Meyers and Kendrick Bourne both benefited from finding themselves covered by newly acquired Bucs corner kicker Richard Sherman. They combined to catch the seven targets sent when they were controlled by Sherman for a total of 91 yards.

Even N’Keal Harry got in on the act, picking up a defensive pass interference penalty on Sherman and connecting with Jones on a loop for a first down. This group had space to operate on Sundays. Jones just didn’t always have time to find them.

Tight end: B

Hunter Henry may have been the most important player under the radar in the New England attack on Sunday. He was a monster on the roads of choice, although that descriptor probably wasn’t that appropriate. Was he a silent assassin? A stealth bomber? You got the idea. He was doing damage without being noticed.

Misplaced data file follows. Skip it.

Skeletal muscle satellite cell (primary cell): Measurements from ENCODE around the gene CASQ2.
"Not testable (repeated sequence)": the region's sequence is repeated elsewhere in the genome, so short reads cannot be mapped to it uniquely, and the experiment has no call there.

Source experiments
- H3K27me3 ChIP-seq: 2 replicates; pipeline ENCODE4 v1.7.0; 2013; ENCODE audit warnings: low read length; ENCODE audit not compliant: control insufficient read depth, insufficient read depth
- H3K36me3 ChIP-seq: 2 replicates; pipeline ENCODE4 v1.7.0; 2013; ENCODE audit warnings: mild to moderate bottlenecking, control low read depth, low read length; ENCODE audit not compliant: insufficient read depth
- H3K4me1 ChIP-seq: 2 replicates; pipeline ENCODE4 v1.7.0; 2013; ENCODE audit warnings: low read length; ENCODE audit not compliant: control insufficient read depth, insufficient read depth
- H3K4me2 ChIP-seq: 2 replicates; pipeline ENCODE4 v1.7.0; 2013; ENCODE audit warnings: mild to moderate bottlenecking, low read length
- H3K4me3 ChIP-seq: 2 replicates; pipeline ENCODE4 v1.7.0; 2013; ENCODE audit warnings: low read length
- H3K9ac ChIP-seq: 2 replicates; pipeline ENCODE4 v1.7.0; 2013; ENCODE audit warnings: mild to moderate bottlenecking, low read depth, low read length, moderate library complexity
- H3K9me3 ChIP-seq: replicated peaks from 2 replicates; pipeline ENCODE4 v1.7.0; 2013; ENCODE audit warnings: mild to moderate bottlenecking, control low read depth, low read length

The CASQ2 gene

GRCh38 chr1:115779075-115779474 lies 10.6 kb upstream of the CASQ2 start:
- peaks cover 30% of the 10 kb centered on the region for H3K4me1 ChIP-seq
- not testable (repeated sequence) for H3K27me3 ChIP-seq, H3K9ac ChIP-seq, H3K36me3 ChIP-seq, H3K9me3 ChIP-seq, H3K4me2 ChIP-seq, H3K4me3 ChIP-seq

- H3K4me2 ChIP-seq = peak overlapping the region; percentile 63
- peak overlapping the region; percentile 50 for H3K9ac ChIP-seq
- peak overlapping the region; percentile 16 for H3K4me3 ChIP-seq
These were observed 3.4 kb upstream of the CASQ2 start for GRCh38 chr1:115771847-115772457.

He pitched a well-executed pick for Brandon Bolden for a third-party conversion. He faked a pick and slid towards the goal line on his touchdown. He released Meyers on a stack release “rub” that would have been a critical third-down conversion at the end of the fourth quarter, but the pass was hit at the line of scrimmage.

Offensive line: F

Another dozen hits for Mac Jones. Were they all the result of breakdowns along the offensive line? Nope. But they deserve their share of the blame.